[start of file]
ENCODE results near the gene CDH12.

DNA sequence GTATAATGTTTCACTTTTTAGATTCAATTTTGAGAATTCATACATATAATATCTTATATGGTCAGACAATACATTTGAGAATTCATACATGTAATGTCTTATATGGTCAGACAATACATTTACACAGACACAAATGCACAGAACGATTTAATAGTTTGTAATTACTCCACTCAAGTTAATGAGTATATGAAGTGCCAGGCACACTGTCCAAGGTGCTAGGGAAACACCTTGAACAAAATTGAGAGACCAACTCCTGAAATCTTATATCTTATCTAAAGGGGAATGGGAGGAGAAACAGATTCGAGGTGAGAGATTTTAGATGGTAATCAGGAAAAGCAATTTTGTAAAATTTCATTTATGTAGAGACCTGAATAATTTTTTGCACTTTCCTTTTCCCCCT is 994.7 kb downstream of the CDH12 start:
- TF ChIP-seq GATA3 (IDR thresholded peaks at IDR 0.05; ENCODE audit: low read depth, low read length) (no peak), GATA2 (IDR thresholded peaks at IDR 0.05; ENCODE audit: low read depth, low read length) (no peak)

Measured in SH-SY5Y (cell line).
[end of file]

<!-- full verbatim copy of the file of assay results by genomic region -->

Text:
ENCODE results near the gene CDH12.

DNA sequence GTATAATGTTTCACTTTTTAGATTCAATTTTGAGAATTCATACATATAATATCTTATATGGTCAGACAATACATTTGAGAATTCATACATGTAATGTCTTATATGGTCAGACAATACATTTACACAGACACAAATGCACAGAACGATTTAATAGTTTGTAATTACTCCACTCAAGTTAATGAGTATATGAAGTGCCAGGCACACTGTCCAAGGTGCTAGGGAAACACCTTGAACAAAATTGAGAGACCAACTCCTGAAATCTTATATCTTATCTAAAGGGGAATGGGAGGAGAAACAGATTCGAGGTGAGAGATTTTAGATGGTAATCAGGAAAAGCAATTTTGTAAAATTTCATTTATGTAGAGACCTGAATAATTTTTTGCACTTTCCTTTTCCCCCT is 994.7 kb downstream of the CDH12 start:
- TF ChIP-seq GATA3 (IDR thresholded peaks at IDR 0.05; ENCODE audit: low read depth, low read length) (no peak), GATA2 (IDR thresholded peaks at IDR 0.05; ENCODE audit: low read depth, low read length) (no peak)

Measured in SH-SY5Y (cell line).